Last week we reviewed practical details of Electronic Logging Device legislation for carriers hauling freight, the result of years of congressional efforts to finally implement ELDs throughout our industry. And as of last week, that deadline for activating devices remained December 18, 2017.
That deadline is now in question. U.S. Rep. Brian Babin of Texas introduced H.R. 3282. While we’re not in the habit of quoting legislation, this bill is so short that we’re printing the whole thing here:
To amend title 49, United States Code, with respect to
electronic logging devices, and for other purposes.
Be it enacted by the Senate and House of Representatives of the United States of America in Congress assembled,
SECTION 1. SHORT TITLE.
This Act may be cited as the ‘‘ELD Extension Act of 2017’’.
SEC. 2. ELECTRONIC LOGGING DEVICES.
(a) IN GENERAL.—Section 31137(b)(1)(C) of title 49, United States Code, is amended by striking ‘‘2 years’’ and inserting ‘‘4 years’’.
(b) REVISION OF REGULATIONS.—The Secretary of Transportation shall modify regulations issued under section 31137 of title 49, United States Code, as necessary 4 to carry out the amendment made by this section.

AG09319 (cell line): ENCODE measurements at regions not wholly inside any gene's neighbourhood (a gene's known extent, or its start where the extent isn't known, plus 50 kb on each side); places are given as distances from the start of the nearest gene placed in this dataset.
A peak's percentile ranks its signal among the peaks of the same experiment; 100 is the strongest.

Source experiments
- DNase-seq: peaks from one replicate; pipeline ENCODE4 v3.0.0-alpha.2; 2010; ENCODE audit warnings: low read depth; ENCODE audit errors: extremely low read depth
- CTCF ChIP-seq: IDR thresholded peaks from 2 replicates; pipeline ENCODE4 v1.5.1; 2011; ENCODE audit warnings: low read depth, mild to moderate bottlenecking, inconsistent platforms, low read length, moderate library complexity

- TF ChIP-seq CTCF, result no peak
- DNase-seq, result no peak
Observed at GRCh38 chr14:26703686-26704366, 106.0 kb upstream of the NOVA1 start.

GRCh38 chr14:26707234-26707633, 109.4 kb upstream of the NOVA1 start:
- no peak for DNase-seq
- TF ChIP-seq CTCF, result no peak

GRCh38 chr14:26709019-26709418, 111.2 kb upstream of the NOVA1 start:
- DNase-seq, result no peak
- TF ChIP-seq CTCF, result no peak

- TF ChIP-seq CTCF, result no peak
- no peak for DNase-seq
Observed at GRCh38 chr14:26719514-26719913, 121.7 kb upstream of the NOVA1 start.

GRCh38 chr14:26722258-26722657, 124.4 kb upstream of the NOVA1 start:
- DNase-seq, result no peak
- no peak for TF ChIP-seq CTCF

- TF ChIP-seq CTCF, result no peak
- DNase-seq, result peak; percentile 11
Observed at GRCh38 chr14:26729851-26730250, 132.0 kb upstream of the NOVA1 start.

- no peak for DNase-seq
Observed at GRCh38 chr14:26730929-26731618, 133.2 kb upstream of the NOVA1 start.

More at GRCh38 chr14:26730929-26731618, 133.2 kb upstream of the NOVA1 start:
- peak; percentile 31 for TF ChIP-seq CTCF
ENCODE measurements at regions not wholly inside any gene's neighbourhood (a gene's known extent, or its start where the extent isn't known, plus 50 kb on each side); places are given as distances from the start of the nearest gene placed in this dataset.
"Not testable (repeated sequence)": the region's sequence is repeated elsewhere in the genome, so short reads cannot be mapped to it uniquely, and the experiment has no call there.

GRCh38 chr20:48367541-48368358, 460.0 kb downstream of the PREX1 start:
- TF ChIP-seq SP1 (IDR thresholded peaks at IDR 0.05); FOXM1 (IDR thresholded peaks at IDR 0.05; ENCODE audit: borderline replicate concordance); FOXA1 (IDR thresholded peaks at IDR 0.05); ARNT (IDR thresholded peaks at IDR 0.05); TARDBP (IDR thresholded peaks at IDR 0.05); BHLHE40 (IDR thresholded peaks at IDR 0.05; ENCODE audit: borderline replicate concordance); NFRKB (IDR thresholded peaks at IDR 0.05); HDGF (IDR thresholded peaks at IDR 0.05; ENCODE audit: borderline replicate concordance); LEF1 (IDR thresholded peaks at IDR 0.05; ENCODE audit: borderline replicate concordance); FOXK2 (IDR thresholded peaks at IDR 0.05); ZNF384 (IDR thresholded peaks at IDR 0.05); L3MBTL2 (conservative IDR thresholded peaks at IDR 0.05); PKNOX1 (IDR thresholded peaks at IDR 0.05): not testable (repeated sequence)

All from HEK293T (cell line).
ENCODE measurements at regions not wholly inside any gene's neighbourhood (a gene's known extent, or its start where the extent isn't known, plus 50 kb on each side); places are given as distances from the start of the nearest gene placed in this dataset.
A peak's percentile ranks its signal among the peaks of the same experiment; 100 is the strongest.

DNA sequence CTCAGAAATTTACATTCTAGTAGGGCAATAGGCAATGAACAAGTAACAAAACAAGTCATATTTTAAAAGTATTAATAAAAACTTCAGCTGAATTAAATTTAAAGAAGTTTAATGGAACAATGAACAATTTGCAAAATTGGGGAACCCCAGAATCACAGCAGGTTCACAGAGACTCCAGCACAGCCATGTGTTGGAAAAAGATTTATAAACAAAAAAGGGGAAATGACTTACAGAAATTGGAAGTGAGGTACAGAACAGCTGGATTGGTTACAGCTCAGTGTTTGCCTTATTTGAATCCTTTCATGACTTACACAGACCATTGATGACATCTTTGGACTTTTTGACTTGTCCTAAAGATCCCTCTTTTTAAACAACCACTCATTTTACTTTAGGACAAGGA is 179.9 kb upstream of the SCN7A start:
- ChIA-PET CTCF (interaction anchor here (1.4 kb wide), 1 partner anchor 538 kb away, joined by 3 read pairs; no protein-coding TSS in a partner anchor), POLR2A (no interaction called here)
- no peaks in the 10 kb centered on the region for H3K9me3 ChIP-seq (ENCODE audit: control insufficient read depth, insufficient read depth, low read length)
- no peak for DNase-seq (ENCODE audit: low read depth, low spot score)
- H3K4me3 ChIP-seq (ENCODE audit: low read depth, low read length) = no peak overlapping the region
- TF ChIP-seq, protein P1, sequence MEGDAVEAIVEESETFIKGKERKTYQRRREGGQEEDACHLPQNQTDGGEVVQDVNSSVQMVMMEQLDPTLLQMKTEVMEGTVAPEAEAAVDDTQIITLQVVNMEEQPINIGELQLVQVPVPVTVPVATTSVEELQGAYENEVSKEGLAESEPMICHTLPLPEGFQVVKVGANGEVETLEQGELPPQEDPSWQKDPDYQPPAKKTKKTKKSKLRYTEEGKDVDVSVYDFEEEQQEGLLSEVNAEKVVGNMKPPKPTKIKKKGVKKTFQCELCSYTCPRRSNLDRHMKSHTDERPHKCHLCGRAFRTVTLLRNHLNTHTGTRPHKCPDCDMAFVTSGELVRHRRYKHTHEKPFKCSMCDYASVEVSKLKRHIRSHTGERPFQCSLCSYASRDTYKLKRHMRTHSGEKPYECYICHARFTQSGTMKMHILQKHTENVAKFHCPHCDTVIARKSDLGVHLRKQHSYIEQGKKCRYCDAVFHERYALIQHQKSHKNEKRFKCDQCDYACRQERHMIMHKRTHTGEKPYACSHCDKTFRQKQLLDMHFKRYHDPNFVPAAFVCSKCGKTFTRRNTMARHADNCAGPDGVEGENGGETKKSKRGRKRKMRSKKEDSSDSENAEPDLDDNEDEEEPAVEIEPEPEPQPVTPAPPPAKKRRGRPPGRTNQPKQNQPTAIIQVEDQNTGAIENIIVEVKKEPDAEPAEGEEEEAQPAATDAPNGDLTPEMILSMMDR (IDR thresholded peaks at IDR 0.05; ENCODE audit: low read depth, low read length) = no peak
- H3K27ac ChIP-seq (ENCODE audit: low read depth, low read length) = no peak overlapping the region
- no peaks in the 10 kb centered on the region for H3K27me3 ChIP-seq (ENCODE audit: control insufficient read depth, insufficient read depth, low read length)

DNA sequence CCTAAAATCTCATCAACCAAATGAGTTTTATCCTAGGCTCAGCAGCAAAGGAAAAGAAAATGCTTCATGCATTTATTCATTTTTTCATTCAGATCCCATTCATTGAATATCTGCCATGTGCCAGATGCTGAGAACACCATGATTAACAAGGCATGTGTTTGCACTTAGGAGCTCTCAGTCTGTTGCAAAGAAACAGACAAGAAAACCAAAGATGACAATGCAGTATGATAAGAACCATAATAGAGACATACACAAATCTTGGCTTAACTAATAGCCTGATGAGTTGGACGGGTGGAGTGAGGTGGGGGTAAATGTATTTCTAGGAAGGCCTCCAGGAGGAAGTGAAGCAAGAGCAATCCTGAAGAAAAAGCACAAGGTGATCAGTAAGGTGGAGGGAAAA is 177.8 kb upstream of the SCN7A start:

That’s it. Babin’s bill would add two more years to the deadline.
Naturally, there are two opposing views at play.
On one side are those looking at providing a buffer for smaller outfits. Todd Spencer at OOIDA (the Owner-Operator Independent Drivers Association), said, “The FMCSA agency has failed to answer important questions from Congress and industry stakeholders about this mandate. This includes issues related to enforcement, connectivity, data transfers, cybersecurity vulnerabilities, and many other legitimate real world concerns.”
Spencer also questions the certification process of ELDs, citing that the providers on FMCA’s list seem to have self-certified their products.
On the other side are those who think that two years will have been enough time to prepare, install, and activate the devices throughout the industry. In his letter to the FMCSA, Bill Sullivan at the American Trucking Associations wrote that the industry opposes “any effort to delay the December implementation of the fully litigated, widely debated and Congressionally mandated use of electronic logging devices.”
So, the two sides have taken their stances. We’ll stay out of the fray, for now. Still, with the original deadline fast approaching—it’s less than five months away—we think the best scenario is to resolve any confusion much, much sooner than later.